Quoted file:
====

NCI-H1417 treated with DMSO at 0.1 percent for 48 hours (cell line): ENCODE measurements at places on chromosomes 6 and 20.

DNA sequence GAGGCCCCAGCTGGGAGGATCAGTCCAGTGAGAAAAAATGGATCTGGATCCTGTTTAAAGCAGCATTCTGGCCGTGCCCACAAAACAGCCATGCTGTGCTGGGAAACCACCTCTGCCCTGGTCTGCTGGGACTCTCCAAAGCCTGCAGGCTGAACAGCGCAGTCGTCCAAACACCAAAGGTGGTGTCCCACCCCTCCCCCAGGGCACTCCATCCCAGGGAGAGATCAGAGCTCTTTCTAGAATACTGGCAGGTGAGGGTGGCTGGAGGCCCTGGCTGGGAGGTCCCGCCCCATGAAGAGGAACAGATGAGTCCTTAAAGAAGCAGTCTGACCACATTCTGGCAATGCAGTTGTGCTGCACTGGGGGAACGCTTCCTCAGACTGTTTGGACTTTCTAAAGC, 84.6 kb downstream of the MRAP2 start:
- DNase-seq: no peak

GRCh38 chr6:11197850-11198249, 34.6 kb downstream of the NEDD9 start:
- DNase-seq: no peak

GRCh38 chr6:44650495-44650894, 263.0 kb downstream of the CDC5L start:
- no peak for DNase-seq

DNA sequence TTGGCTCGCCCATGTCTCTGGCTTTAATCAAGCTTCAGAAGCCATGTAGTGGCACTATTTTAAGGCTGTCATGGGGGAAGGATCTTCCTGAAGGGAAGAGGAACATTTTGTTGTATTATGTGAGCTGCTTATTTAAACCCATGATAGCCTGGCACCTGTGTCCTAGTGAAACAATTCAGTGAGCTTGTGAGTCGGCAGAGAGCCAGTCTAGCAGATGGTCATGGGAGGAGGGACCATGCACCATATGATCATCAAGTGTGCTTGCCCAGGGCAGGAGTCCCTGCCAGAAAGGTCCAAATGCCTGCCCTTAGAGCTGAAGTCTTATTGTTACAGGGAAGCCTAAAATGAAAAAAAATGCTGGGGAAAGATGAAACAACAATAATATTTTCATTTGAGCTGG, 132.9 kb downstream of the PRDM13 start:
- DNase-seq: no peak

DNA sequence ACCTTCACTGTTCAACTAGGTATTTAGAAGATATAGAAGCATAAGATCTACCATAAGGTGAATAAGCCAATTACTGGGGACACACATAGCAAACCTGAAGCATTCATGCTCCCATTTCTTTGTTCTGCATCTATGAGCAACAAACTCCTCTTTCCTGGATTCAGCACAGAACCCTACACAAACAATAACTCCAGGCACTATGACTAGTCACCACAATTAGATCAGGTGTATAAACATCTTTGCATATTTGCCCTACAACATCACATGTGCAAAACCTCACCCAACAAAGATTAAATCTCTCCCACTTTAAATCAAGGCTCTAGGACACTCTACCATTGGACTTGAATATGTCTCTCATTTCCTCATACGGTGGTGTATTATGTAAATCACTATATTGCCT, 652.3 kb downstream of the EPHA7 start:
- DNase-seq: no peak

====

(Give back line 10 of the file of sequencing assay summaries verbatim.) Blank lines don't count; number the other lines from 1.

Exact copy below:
DNA sequence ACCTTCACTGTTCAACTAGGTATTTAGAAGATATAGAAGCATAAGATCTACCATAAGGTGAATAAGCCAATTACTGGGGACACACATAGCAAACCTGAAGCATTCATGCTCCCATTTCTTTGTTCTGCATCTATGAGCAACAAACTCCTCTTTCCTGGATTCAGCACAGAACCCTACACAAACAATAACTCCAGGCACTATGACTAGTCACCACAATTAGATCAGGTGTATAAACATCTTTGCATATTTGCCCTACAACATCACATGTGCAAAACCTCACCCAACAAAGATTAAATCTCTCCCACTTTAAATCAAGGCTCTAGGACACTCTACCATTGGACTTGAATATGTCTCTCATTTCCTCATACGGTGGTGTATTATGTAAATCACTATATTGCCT, 652.3 kb downstream of the EPHA7 start: